3. Wider smoother powerband with less mid hit in the mid-range. This choice makes the power wider like a 4-stroke 450 but without the harsh decleration. It’s great for off-road, hill-climb, and VET or intermediate mx.

The 2 fuel types

  • We machine your head flat then machine the squishband and bowl to match your powerband and fuel choices. The fuel types are unleaded pump 92 and race gas of 98-110. Pump gas is the most popular choice because you can also run race gas.

We make it easy!

We make your big bore kit easy to install because the cylinder is returned with the powervalve system cleaned and timed with new gaskets installed under the valve covers. All you have to do is install the piston to the connecting rod, coat the piston and rings with pre-mix oil, install the base and head gaskets provided, and torque the head. We set the cylinder to piston clearance and finish so you don’t need to break it in, just warm it up and go riding!



1973-1985 265cc $425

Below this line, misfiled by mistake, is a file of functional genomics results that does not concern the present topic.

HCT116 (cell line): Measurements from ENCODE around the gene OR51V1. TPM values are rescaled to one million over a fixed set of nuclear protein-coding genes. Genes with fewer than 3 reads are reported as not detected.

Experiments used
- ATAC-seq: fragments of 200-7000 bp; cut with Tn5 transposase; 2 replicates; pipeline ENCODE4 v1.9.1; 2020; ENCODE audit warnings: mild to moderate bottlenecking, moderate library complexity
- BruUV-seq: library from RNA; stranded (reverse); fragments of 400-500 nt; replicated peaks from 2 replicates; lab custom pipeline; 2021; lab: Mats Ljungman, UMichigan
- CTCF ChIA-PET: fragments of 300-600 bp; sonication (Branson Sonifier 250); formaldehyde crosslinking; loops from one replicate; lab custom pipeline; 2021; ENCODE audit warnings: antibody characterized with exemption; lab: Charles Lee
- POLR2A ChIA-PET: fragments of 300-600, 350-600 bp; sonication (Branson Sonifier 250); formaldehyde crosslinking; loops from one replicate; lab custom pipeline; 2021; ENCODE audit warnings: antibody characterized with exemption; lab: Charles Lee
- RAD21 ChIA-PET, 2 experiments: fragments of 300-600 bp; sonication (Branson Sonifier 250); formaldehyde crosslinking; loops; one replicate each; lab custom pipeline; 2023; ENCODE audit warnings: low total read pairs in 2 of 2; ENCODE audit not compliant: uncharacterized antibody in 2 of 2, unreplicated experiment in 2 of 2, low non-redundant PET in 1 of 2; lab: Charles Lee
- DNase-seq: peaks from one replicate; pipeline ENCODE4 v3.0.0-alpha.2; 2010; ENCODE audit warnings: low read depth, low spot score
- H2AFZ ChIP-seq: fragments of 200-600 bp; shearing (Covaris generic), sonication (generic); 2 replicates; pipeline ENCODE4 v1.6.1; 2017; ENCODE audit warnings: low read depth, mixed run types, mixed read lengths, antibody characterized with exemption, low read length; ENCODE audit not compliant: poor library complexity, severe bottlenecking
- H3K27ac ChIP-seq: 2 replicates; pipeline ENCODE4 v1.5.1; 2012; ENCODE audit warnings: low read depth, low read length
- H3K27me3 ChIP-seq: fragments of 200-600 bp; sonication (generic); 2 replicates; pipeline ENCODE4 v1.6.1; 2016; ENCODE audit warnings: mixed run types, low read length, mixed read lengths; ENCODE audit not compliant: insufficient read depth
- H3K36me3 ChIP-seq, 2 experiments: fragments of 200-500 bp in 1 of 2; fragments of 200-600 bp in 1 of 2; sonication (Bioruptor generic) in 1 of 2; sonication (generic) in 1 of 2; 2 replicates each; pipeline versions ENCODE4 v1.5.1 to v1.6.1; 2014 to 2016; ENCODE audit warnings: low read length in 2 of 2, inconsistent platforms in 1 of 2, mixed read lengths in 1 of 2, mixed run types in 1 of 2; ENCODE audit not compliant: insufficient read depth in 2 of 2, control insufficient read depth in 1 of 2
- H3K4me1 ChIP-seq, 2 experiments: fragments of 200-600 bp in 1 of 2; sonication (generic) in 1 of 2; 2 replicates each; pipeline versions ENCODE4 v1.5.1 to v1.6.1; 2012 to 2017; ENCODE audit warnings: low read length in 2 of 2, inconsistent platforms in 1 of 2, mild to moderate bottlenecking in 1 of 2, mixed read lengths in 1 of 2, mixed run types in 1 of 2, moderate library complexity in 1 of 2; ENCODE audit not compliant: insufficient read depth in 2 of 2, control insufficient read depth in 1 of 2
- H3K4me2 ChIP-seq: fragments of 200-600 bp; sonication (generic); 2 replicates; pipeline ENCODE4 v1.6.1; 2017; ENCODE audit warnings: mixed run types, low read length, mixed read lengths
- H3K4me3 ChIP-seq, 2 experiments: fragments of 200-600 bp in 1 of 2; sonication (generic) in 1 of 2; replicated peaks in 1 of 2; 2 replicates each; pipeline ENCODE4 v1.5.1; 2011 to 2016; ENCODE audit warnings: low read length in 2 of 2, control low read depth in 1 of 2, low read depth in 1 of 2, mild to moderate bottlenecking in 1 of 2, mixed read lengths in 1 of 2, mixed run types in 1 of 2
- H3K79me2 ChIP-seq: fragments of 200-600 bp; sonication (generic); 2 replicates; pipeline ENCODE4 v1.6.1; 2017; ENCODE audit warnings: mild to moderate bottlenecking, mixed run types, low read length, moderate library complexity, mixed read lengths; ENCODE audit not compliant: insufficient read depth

1986-2007 265cc $600


1978-2008 265cc $600

1993-2008 295cc $660


1987-2010 265cc $600

2003-2010 295cc $660

Yamaha YZ250

1976-1990 265cc $425

1991-2022 265cc $600

1999-2022 295cc $660


1995-2022 265cc $600


1998-2013 265cc $600

2014-2022 265cc $600

1998-2013 295cc $660


2000-2022 265cc $600

2007-2022 295cc Use KTM Hard Parts Kit

TM 250MX

2000-2016 265cc $600


FAQs on 295 Kits

Q. Does the power hit really hard in the mid-range and flatten-out quick?
A. Typically big bores hit hard and flatten-out and that’s what magazine testers have complained about. The reason is that tuners cheap-out and skip a step, cylinder porting. We include porting with all of our big bore kits and YOU CHOOSE the powerband type. We have a wide variety of customers using 295s for everything from mx to beach racing at 100 mph, to technical mountain climbing, hare scrambles, and dtx.

Q. What type of carb changes will I need to make, and will the pre-mix oil ratio change?